ContractorCalculator and Parasol consider how the official Agency Workers Regulations guidance can be used to help contractors determine if the regulations apply. This is the fourth in a series of articles published by ContractorCalculator in association with Parasol, providing expert guidance for contractors on the Agency Workers Regulations.
Contractors can use the guidance for agencies and hirers published in May 2011 by the Department for Business Innovation and Skills (BIS) to help determine whether they are in the scope of the Agency Workers Regulations (AWR).
The guidance is valuable for contractors because it offers examples of individuals who are in AWR’s scope and includes detail of BIS’s interpretation of who is out of its scope.
However, until the regulations are in force and tested in employment tribunals and the courts, there is still room for further interpretation, and for some contractors this means ongoing uncertainty.
Guidance from BIS on who is in AWR’s scope
Whilst the legislation provides a definition of an agency worker, BIS goes one step further and offers examples of the kind of individuals it sees as falling within the scope of AWR. BIS says that, for an individual, such as a contractor, to be an agency worker:
- There must be a contract between the contractor and the temporary work agency (BIS uses the abbreviation ‘TWA’ to describe contractor agencies)
- The agency supplies the contractor on a temporary basis to the client
- The contractor is under the ‘supervision and direction’ of the client. Note that this is not the same as ‘control’ in an IR35 context
- The contractor is not in business on their own account.
The guidance goes on to warn, on page 9 in the ‘Out of scope’ section, that:
Simply putting earnings through a limited company would not in itself put individuals beyond the possible scope of the regulations.
So it would appear that a limited company contractor could still be considered to be in AWR’s scope if they fulfil the other ‘in-scope’ criteria. The key to being in scope is the tripartite relationship between agency, client and contractor – without it the regulations can’t apply.
Umbrella company contractors are automatically considered to be in the scope of AWR, as umbrella solutions providers are classed as ‘temporary work agencies’ (TWAs); no exceptions are given.
BIS definition of who is out of AWR’s scope
Genuine contractors supplying their services via a limited company, partnership or as a sole trader, and not through an umbrella company, are out of scope, as the definition from BIS suggests:
The definition of an agency worker excludes those who are in business on their own account where the status of the hirer is that of a client or customer of a “profession or business undertaking” (i.e. a genuine business to business relationship).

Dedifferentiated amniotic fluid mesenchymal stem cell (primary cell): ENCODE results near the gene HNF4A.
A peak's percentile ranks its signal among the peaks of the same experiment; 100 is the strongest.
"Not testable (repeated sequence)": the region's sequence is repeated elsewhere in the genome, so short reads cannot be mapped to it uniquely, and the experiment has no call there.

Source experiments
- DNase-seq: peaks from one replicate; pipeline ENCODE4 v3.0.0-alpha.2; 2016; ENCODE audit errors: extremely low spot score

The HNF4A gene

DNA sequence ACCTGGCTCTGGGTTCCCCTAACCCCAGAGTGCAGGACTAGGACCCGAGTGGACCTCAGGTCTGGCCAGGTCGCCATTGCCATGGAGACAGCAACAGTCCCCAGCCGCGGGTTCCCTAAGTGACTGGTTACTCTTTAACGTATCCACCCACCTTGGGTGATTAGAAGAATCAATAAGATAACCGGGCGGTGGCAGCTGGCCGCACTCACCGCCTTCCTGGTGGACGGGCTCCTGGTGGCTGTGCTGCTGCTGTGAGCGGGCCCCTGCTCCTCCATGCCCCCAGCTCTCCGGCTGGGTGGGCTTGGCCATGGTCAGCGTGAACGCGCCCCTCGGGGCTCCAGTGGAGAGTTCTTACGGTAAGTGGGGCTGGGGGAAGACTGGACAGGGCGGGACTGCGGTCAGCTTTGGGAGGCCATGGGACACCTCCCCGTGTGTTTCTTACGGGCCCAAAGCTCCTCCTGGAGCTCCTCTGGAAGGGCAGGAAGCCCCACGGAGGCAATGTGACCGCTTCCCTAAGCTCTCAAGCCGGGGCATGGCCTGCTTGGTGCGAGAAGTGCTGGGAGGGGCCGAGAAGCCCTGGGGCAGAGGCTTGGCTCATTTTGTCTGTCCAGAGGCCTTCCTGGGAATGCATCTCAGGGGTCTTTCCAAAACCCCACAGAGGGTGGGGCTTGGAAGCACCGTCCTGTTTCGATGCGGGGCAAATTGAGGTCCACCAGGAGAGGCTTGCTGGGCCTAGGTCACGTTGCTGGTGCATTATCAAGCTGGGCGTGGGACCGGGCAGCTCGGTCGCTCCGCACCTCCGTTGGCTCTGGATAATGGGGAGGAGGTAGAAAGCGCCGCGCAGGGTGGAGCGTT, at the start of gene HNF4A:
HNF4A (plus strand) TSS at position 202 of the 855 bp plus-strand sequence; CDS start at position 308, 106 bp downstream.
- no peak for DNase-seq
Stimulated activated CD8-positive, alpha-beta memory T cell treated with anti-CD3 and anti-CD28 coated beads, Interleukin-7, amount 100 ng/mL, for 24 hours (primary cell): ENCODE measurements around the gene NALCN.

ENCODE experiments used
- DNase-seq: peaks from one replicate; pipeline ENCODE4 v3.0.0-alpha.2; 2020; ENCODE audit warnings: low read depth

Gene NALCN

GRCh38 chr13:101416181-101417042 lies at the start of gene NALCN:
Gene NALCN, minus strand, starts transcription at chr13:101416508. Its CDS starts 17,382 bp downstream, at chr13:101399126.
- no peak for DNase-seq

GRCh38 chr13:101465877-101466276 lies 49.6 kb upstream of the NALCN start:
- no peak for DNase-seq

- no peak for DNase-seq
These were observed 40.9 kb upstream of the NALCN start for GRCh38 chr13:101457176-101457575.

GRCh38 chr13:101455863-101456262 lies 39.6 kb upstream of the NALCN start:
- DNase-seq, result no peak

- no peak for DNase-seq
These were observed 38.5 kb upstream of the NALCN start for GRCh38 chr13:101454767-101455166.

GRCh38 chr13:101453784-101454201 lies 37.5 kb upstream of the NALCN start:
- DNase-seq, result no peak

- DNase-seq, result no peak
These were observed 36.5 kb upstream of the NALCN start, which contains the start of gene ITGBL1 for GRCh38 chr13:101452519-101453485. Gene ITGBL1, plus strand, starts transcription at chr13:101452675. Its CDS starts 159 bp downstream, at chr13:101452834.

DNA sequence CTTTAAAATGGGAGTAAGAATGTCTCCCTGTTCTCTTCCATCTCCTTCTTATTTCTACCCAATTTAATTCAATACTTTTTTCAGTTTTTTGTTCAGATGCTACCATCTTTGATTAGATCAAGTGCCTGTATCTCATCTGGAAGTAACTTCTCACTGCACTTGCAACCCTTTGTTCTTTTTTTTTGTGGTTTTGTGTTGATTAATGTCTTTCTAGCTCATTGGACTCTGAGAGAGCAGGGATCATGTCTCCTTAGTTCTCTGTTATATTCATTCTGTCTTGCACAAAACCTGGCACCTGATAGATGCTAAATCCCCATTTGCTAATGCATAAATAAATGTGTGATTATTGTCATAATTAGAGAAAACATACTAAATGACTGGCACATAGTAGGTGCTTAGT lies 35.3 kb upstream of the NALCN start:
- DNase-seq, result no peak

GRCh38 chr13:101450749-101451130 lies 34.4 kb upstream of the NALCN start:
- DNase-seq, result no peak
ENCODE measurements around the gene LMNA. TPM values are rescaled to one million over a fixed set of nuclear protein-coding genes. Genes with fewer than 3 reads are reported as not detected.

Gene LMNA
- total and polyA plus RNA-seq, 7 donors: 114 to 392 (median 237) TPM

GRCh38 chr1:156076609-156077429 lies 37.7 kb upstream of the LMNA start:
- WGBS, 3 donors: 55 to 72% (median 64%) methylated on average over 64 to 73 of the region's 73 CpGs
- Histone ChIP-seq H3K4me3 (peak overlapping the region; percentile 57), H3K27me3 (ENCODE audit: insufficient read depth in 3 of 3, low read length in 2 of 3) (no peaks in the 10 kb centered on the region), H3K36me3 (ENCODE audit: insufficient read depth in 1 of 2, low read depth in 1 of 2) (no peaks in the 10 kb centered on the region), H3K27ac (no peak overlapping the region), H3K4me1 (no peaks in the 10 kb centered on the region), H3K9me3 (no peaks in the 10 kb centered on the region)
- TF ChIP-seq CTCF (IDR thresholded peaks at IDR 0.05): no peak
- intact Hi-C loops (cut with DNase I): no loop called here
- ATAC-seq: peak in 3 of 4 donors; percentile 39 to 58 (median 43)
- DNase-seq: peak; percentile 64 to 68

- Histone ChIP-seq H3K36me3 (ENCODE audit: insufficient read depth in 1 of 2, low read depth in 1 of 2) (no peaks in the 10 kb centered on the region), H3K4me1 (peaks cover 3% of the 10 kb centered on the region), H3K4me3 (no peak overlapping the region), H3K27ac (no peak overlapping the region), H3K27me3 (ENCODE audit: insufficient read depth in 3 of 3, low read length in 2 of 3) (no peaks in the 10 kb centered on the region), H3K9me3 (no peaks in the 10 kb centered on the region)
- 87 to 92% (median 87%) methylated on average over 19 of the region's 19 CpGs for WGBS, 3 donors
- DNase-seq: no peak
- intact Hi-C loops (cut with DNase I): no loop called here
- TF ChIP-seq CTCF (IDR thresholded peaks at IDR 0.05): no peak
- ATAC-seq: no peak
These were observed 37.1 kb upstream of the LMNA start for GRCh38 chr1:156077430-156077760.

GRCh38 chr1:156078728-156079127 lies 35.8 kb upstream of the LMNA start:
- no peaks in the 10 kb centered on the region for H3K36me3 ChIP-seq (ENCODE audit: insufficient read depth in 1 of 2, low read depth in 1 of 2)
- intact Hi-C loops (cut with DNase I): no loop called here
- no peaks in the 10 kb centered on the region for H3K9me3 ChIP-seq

The Guidance warns that if there is a dispute over status:
The courts have devised a number of tests which examine the individual’s circumstances
and consider all aspects of the relationship, including what a contract might say or what it does not say, the expectations of the parties and their conduct, to establish the reality of the relationship.
The definition of an agency worker excludes those who are in business on their own account
The Department for Business, Innovation and Skills
BIS provides an example on page 11 of an IT contractor working on a typical 12 month contract which suggests that, when finalising the Guidance, BIS understood the mainstream contracting model and that genuine contractors are not intended to be in AWR’s scope. The case study says:
Given the absence of personal service and mutuality of obligation, the [hirer/contractor client] company is a client or customer of the individual, therefore the individual is out of scope. This must be a true reflection of the reality of the relationships between the parties involved and not simply a reflection of the contractual terms.
According to BIS, genuine contractors should have few fears that AWR will apply to them. However, there is no definitive test for what constitutes ‘being in a business undertaking’ and until that is clarified by testing the legislation in tribunals and the courts, there remains some uncertainty for contractors.
Despite its comprehensive and useful nature, the guidance from BIS is just that – guidance. When ruling during tribunal or in higher courts, a judge will always seek out and apply the source legislation. And until the legislation has been tested in the courts, some of its provisions, such as the definition of a ‘business undertaking’, will remain uncertain.
The fifth part of this series will outline what trading models umbrella company contractors can adopt if they choose not to accept the employment rights offered by the Agency Workers Regulations, and the options available for those contractors who wish to trade as a genuine business undertaking.